If COBRA continuation is elected due to your termination of employment or reduction in hours and your spouse or domestic partner, a covered dependent child and/or domestic partner's child is determined by the Social Security Administration to have been disabled at anytime within the first 60 days of COBRA coverage, the initial 18-month time period will be extended up to 29 months from the date of the original qualifying event, as long as the disability continues throughout this period. You, your spouse or domestic partner, dependent child and/or domestic partner's child must notify the COBRA administrator of this disability within 60 days of the date of the Social Security disability determination and prior to the end of the initial COBRA period in accordance with the notice procedures in this section.
If you or your covered disabled spouse or domestic partner, dependent or domestic partner's child is determined by the Social Security Administration to be no longer disabled, your COBRA continuation will terminate before the end of the 29-month extended COBRA continuation period. If you are determined to no longer be disabled, your coverage will end on the earlier of the first day of the month that begins 30 days after the determination that you are no longer disabled, or the end of the applicable coverage period, whichever comes first.
If you lost coverage as a result of a termination of employment or reduction in hours of employment and a second qualifying event occurs during the 18-month continuation period, your dependents covered at the time of the first qualifying event who elected COBRA coverage may be eligible for 36 months of continued coverage measured from the date of the first qualifying event. These second qualifying events are divorce or legal separation, your death, your eligibility for Medicare, or a child ceases to be an eligible dependent. For example, if you terminate employment and have COBRA continued coverage for yourself and your qualified dependents, and during the continuation period, become divorced, the qualified dependents would be entitled to a total of 36 months of coverage from the date your COBRA coverage began.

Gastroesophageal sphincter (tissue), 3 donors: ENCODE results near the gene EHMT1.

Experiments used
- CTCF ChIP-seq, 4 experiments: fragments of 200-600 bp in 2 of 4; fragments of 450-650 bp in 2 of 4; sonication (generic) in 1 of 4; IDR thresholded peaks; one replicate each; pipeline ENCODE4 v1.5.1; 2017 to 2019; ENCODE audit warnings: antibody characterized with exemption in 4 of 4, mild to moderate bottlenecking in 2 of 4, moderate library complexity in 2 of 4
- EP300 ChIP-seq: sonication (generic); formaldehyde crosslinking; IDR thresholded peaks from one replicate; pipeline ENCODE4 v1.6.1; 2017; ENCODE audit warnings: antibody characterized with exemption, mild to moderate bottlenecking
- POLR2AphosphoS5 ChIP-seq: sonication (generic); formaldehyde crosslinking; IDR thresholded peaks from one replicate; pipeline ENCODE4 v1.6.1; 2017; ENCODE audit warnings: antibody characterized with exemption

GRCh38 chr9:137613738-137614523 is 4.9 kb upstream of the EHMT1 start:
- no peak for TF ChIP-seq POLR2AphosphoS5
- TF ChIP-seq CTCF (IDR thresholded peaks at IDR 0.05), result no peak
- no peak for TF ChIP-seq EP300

You or your covered dependents must notify the COBRA administrator at the occurrence of a second qualifying event in accordance with the notice procedures below in order to extend the original 18-month continuation period.
Failure to notify the COBRA administrator of the second qualifying event within 60 days from the date the event occurs will result in forfeiture of your dependent's right to extend coverage under COBRA.